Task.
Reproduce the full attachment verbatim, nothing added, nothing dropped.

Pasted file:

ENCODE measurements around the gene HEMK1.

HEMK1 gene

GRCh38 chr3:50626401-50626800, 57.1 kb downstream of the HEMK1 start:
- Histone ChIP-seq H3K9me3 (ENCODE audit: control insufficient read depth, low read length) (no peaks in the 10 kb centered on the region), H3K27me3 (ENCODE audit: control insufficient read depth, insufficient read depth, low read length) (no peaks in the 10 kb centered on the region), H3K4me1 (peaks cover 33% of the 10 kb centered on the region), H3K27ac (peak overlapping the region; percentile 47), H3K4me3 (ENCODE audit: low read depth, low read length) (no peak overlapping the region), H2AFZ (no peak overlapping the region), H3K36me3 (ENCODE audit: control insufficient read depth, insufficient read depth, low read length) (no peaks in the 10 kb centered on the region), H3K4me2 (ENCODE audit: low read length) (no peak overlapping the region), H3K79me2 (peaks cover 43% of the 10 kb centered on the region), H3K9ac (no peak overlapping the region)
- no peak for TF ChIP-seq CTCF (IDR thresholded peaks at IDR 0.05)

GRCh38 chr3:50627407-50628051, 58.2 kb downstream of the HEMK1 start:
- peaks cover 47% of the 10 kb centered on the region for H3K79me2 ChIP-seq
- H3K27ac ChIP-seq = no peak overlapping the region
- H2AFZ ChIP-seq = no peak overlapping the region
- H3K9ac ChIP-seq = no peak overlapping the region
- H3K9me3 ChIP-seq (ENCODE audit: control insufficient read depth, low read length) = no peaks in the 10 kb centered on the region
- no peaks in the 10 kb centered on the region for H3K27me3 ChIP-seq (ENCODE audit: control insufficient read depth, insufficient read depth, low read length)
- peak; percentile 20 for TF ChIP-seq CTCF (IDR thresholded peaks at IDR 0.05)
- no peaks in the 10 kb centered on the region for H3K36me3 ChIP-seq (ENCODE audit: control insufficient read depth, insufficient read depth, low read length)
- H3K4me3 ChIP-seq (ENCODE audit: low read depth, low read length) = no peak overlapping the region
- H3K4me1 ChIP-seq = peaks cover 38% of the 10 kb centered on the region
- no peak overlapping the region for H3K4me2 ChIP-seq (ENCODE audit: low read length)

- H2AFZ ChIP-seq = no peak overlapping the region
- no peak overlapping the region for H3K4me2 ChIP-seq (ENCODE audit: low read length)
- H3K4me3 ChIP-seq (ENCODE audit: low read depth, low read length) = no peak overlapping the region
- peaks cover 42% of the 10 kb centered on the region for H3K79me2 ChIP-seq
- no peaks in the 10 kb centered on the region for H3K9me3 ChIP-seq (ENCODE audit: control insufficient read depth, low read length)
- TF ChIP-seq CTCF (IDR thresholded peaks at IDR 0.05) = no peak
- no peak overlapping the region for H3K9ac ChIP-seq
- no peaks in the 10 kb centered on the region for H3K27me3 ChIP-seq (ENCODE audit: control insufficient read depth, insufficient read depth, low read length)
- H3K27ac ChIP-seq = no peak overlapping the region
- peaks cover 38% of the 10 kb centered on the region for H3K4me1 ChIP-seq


ENCODE measurements around the gene HEMK1.

HEMK1 gene

GRCh38 chr3:50626401-50626800, 57.1 kb downstream of the HEMK1 start:
- Histone ChIP-seq H3K9me3 (ENCODE audit: control insufficient read depth, low read length) (no peaks in the 10 kb centered on the region), H3K27me3 (ENCODE audit: control insufficient read depth, insufficient read depth, low read length) (no peaks in the 10 kb centered on the region), H3K4me1 (peaks cover 33% of the 10 kb centered on the region), H3K27ac (peak overlapping the region; percentile 47), H3K4me3 (ENCODE audit: low read depth, low read length) (no peak overlapping the region), H2AFZ (no peak overlapping the region), H3K36me3 (ENCODE audit: control insufficient read depth, insufficient read depth, low read length) (no peaks in the 10 kb centered on the region), H3K4me2 (ENCODE audit: low read length) (no peak overlapping the region), H3K79me2 (peaks cover 43% of the 10 kb centered on the region), H3K9ac (no peak overlapping the region)
- no peak for TF ChIP-seq CTCF (IDR thresholded peaks at IDR 0.05)

GRCh38 chr3:50627407-50628051, 58.2 kb downstream of the HEMK1 start:
- peaks cover 47% of the 10 kb centered on the region for H3K79me2 ChIP-seq
- H3K27ac ChIP-seq = no peak overlapping the region
- H2AFZ ChIP-seq = no peak overlapping the region
- H3K9ac ChIP-seq = no peak overlapping the region
- H3K9me3 ChIP-seq (ENCODE audit: control insufficient read depth, low read length) = no peaks in the 10 kb centered on the region
- no peaks in the 10 kb centered on the region for H3K27me3 ChIP-seq (ENCODE audit: control insufficient read depth, insufficient read depth, low read length)
- peak; percentile 20 for TF ChIP-seq CTCF (IDR thresholded peaks at IDR 0.05)
- no peaks in the 10 kb centered on the region for H3K36me3 ChIP-seq (ENCODE audit: control insufficient read depth, insufficient read depth, low read length)
- H3K4me3 ChIP-seq (ENCODE audit: low read depth, low read length) = no peak overlapping the region
- H3K4me1 ChIP-seq = peaks cover 38% of the 10 kb centered on the region
- no peak overlapping the region for H3K4me2 ChIP-seq (ENCODE audit: low read length)

- H2AFZ ChIP-seq = no peak overlapping the region
- no peak overlapping the region for H3K4me2 ChIP-seq (ENCODE audit: low read length)
- H3K4me3 ChIP-seq (ENCODE audit: low read depth, low read length) = no peak overlapping the region
- peaks cover 42% of the 10 kb centered on the region for H3K79me2 ChIP-seq
- no peaks in the 10 kb centered on the region for H3K9me3 ChIP-seq (ENCODE audit: control insufficient read depth, low read length)
- TF ChIP-seq CTCF (IDR thresholded peaks at IDR 0.05) = no peak
- no peak overlapping the region for H3K9ac ChIP-seq
- no peaks in the 10 kb centered on the region for H3K27me3 ChIP-seq (ENCODE audit: control insufficient read depth, insufficient read depth, low read length)
- H3K27ac ChIP-seq = no peak overlapping the region
- peaks cover 38% of the 10 kb centered on the region for H3K4me1 ChIP-seq